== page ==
In the wake of Saturday’s racist massacre in Buffalo, which President Biden called “hate-filled domestic terrorism,” New York Governor Kathy Hochul issued an order strengthening the state’s so-called “red flag” law, which restricts access to guns for potentially dangerous people.
Over a dozen states have passed red flag laws in the years since the 2018 mass shooting in Parkland, Florida. Before that attack, only five states had passed such laws. States define “red flags” differently, but the broad goal of the laws is to preemptively remove guns from individuals who may be at risk of harming themselves or others. They are civil laws — not criminal — and are often modeled after domestic violence protection orders.
New York already has some of the country’s strictest gun laws. Along with requiring background checks and limiting the carrying of firearms outside of the home (a law that the Supreme Court is expected to overturn later this year), New York has a red flag law that permits teachers, prosecutors, police officers, and family members to petition the courts for protective orders. In total, judges have issued 589 orders restricting people from buying or possessing guns. That’s about 18 orders per month since the law went into effect in 2019.
The process requires filing an Extreme Risk Protection Order (ERPO) with a county court attesting that a person is “likely to engage in conduct that would result in serious harm to self or others.” After an application is filed, a judge hears arguments from both sides. If a judge ultimately grants the protection order, the person in question is required to surrender all guns and is banned from purchasing more for up to a year. The order can be renewed if the person “continues to be likely” to engage in harmful conduct.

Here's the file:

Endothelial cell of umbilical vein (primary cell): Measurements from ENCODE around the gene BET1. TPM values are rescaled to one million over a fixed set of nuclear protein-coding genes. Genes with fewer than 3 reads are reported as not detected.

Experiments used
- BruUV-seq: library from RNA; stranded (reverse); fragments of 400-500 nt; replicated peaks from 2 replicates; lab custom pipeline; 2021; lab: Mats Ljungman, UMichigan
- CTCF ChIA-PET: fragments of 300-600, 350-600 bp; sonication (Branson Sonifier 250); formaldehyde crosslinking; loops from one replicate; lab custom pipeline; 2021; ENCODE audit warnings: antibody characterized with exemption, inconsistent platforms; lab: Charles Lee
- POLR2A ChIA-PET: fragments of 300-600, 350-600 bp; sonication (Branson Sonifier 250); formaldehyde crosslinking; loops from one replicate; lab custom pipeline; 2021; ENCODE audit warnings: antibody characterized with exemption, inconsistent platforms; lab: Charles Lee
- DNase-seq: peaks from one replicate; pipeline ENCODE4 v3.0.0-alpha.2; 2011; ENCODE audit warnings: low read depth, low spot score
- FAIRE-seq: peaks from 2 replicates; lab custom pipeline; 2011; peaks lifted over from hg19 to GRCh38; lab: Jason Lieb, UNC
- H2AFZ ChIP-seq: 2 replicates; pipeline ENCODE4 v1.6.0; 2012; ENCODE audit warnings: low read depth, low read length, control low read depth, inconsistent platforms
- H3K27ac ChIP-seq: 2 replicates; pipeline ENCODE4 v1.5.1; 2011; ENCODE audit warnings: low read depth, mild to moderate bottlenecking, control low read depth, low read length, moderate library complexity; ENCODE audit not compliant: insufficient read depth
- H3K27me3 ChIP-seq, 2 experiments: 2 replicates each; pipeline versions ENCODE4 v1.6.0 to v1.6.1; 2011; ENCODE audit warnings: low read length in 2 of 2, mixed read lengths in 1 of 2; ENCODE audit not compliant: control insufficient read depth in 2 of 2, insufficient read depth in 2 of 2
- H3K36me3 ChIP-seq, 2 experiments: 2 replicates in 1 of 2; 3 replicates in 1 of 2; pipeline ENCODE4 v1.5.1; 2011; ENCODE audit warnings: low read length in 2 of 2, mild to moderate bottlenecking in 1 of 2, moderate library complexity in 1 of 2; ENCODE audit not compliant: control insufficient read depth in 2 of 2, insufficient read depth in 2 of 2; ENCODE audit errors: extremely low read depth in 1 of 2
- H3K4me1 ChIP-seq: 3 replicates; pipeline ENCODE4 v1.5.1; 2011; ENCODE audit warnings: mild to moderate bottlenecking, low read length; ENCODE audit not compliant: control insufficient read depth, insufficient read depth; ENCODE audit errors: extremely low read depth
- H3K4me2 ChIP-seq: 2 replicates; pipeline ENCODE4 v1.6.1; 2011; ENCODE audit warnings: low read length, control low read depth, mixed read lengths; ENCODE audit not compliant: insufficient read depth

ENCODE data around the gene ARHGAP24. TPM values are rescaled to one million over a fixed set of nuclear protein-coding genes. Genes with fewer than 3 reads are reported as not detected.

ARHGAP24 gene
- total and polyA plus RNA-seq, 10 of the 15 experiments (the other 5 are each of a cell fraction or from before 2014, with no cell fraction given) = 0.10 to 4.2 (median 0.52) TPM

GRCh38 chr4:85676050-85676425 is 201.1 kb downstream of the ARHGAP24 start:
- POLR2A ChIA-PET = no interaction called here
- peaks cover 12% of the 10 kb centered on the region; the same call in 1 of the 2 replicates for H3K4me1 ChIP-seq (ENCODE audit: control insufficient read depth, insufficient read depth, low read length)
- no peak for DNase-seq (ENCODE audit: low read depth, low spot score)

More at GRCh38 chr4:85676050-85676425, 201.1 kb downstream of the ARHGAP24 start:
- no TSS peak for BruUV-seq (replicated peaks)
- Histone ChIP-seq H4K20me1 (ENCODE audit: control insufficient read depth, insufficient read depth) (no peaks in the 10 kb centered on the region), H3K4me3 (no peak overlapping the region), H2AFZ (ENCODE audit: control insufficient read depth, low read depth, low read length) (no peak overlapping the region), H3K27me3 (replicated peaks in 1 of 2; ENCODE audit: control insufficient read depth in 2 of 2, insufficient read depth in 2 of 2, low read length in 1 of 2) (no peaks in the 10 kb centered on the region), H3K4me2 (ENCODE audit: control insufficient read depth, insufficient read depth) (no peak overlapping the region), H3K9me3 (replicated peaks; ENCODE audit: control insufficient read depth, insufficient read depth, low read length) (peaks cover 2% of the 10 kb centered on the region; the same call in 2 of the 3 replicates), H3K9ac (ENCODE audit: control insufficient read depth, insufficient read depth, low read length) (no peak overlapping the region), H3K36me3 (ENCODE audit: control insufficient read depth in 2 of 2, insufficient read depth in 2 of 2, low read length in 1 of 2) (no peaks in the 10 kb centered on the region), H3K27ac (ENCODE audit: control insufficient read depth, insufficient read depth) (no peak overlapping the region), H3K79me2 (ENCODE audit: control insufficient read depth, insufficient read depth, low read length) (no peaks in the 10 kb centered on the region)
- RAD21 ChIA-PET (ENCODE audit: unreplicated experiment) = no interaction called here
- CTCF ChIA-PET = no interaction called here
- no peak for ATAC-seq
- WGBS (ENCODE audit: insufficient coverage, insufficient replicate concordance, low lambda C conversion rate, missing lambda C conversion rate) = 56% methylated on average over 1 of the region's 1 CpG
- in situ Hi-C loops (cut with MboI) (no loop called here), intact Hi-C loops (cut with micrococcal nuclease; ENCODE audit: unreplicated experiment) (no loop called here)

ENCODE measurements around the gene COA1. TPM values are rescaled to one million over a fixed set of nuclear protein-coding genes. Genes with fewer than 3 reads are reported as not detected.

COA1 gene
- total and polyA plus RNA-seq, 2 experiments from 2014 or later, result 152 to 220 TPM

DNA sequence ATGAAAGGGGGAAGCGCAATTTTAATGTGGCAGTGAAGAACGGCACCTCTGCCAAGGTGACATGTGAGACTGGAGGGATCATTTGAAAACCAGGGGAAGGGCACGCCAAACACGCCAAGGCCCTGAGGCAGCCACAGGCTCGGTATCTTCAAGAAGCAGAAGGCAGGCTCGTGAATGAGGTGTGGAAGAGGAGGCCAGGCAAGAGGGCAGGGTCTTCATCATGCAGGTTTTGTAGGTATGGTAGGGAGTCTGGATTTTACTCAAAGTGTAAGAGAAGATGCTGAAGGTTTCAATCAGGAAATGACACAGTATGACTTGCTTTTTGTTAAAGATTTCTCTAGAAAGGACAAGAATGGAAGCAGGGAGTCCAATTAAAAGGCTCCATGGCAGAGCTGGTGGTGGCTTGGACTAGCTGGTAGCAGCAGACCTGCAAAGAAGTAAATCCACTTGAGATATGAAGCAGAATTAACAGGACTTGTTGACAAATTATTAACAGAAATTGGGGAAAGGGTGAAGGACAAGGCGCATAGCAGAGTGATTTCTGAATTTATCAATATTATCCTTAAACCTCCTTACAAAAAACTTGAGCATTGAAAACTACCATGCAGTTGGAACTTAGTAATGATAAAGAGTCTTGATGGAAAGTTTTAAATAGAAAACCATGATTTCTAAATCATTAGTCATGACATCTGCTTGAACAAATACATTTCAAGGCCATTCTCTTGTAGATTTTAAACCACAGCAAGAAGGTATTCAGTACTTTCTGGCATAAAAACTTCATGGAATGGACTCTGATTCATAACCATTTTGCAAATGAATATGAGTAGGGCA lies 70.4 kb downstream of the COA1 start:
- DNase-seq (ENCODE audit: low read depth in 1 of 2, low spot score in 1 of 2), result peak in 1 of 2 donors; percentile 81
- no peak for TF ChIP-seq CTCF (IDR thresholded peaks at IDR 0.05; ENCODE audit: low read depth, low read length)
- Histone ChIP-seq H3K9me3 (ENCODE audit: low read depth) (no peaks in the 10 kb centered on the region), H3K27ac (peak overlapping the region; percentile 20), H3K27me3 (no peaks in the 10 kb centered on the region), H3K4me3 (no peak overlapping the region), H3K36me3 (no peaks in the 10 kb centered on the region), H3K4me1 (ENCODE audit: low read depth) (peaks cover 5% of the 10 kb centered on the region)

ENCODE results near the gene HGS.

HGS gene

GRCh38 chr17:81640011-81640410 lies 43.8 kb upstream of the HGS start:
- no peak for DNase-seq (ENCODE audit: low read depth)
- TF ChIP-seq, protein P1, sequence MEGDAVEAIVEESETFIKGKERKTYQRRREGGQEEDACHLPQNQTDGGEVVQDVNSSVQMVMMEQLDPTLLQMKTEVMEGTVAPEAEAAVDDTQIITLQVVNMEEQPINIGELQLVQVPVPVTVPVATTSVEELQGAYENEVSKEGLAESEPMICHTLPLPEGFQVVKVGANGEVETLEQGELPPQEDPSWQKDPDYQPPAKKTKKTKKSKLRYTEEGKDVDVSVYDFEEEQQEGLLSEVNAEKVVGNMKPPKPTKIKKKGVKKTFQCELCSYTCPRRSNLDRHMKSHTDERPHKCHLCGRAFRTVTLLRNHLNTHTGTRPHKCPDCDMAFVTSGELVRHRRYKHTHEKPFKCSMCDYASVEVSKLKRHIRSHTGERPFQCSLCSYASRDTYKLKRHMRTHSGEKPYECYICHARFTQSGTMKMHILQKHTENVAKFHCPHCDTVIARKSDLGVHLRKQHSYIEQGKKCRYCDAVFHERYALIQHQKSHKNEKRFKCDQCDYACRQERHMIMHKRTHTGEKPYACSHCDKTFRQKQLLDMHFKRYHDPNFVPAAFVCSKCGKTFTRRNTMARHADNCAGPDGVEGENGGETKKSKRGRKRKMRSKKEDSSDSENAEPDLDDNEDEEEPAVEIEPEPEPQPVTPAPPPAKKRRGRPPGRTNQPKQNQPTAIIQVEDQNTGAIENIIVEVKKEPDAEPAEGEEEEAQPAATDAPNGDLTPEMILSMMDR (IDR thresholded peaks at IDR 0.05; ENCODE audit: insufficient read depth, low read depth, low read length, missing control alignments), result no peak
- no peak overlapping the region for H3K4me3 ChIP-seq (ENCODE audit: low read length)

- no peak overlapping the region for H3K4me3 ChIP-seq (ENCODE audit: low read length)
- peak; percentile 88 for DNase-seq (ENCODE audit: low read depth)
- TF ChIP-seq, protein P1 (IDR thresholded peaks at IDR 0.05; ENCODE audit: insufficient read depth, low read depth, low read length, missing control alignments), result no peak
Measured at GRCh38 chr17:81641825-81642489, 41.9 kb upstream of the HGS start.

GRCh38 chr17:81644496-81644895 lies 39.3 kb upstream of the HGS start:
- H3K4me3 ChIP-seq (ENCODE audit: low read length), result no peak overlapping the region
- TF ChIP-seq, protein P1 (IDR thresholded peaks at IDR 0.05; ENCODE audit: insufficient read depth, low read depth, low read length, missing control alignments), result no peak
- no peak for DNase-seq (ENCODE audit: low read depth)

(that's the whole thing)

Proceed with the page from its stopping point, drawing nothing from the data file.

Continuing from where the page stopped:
Hochul’s new executive order would direct the State Police to make use of New York’s existing red flag law. Before, police were among the groups that were able to file an ERPO, but they will now be required to seek an order if they have probable cause to believe one is needed.
As red flag laws become more prevalent across the country (and, in the case of New York, even stronger), there are some civil liberties advocates who have expressed concern that the laws have the potential to restrict individuals’ due process rights. In 2018, for example, as Rhode Island was debating a red flag law, the state’s local ACLU chapter opposed the first attempt at the legislation because of “the breadth of this legislation, its impact on civil liberties, and the precedent it sets for the use of coercive measures against individuals not because they are alleged to have committed any crime, but because somebody believes they might, someday, commit one.”
The ACLU of Rhode Island also raised concerns about the potential for “coerced mental health evaluations” and giving the police “broad authority to search property for firearms.” After the state legislature tightened the standard for granting a petition, the ACLU dropped its opposition. “We believe it’s very important that basic due process standards are considered when drafting measures like this,” said Steven Brown, the Executive Director of the Rhode Island ACLU. “It can have serious impacts on innocent individuals.”